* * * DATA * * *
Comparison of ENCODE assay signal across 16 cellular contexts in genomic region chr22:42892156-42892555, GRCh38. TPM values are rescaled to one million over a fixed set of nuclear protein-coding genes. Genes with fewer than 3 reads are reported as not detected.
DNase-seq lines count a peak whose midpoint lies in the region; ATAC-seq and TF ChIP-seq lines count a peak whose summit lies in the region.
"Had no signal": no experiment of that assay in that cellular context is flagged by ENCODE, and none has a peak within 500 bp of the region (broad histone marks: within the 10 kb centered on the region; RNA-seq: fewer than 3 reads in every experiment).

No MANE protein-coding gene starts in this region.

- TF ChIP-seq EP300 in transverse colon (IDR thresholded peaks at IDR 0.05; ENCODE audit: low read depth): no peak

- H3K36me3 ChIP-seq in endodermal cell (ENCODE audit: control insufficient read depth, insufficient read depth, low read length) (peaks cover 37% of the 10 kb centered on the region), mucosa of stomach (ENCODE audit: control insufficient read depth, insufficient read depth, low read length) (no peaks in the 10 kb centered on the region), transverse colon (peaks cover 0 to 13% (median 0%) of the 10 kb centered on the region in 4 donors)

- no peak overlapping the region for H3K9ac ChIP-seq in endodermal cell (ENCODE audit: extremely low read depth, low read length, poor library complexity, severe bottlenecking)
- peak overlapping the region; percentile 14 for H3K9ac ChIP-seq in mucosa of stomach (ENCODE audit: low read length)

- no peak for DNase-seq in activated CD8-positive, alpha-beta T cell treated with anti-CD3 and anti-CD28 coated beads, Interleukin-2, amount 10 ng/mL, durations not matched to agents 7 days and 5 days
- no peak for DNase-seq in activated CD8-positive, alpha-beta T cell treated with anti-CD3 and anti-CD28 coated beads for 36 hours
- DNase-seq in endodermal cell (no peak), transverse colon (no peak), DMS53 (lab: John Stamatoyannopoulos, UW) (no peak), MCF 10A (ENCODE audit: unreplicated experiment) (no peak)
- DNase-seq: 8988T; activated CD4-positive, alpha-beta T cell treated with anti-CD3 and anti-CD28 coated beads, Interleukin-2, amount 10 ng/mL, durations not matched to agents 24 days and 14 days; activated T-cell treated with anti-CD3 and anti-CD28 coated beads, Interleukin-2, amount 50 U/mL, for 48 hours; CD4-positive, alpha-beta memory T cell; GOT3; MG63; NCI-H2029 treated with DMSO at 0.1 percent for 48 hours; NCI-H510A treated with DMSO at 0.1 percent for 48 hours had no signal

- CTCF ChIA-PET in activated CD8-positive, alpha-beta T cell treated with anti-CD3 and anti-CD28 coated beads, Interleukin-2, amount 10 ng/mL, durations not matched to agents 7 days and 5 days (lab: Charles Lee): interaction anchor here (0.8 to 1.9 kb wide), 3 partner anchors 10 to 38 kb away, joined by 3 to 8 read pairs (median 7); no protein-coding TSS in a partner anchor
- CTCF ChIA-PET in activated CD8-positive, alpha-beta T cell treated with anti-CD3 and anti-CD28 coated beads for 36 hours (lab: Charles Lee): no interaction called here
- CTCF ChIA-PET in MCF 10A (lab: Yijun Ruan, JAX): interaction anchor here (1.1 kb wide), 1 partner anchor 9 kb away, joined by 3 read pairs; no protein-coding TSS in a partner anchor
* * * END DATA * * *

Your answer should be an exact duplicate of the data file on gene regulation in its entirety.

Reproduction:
Comparison of ENCODE assay signal across 16 cellular contexts in genomic region chr22:42892156-42892555, GRCh38. TPM values are rescaled to one million over a fixed set of nuclear protein-coding genes. Genes with fewer than 3 reads are reported as not detected.
DNase-seq lines count a peak whose midpoint lies in the region; ATAC-seq and TF ChIP-seq lines count a peak whose summit lies in the region.
"Had no signal": no experiment of that assay in that cellular context is flagged by ENCODE, and none has a peak within 500 bp of the region (broad histone marks: within the 10 kb centered on the region; RNA-seq: fewer than 3 reads in every experiment).

No MANE protein-coding gene starts in this region.

- TF ChIP-seq EP300 in transverse colon (IDR thresholded peaks at IDR 0.05; ENCODE audit: low read depth): no peak

- H3K36me3 ChIP-seq in endodermal cell (ENCODE audit: control insufficient read depth, insufficient read depth, low read length) (peaks cover 37% of the 10 kb centered on the region), mucosa of stomach (ENCODE audit: control insufficient read depth, insufficient read depth, low read length) (no peaks in the 10 kb centered on the region), transverse colon (peaks cover 0 to 13% (median 0%) of the 10 kb centered on the region in 4 donors)

- no peak overlapping the region for H3K9ac ChIP-seq in endodermal cell (ENCODE audit: extremely low read depth, low read length, poor library complexity, severe bottlenecking)
- peak overlapping the region; percentile 14 for H3K9ac ChIP-seq in mucosa of stomach (ENCODE audit: low read length)

- no peak for DNase-seq in activated CD8-positive, alpha-beta T cell treated with anti-CD3 and anti-CD28 coated beads, Interleukin-2, amount 10 ng/mL, durations not matched to agents 7 days and 5 days
- no peak for DNase-seq in activated CD8-positive, alpha-beta T cell treated with anti-CD3 and anti-CD28 coated beads for 36 hours
- DNase-seq in endodermal cell (no peak), transverse colon (no peak), DMS53 (lab: John Stamatoyannopoulos, UW) (no peak), MCF 10A (ENCODE audit: unreplicated experiment) (no peak)
- DNase-seq: 8988T; activated CD4-positive, alpha-beta T cell treated with anti-CD3 and anti-CD28 coated beads, Interleukin-2, amount 10 ng/mL, durations not matched to agents 24 days and 14 days; activated T-cell treated with anti-CD3 and anti-CD28 coated beads, Interleukin-2, amount 50 U/mL, for 48 hours; CD4-positive, alpha-beta memory T cell; GOT3; MG63; NCI-H2029 treated with DMSO at 0.1 percent for 48 hours; NCI-H510A treated with DMSO at 0.1 percent for 48 hours had no signal

- CTCF ChIA-PET in activated CD8-positive, alpha-beta T cell treated with anti-CD3 and anti-CD28 coated beads, Interleukin-2, amount 10 ng/mL, durations not matched to agents 7 days and 5 days (lab: Charles Lee): interaction anchor here (0.8 to 1.9 kb wide), 3 partner anchors 10 to 38 kb away, joined by 3 to 8 read pairs (median 7); no protein-coding TSS in a partner anchor
- CTCF ChIA-PET in activated CD8-positive, alpha-beta T cell treated with anti-CD3 and anti-CD28 coated beads for 36 hours (lab: Charles Lee): no interaction called here
- CTCF ChIA-PET in MCF 10A (lab: Yijun Ruan, JAX): interaction anchor here (1.1 kb wide), 1 partner anchor 9 kb away, joined by 3 read pairs; no protein-coding TSS in a partner anchor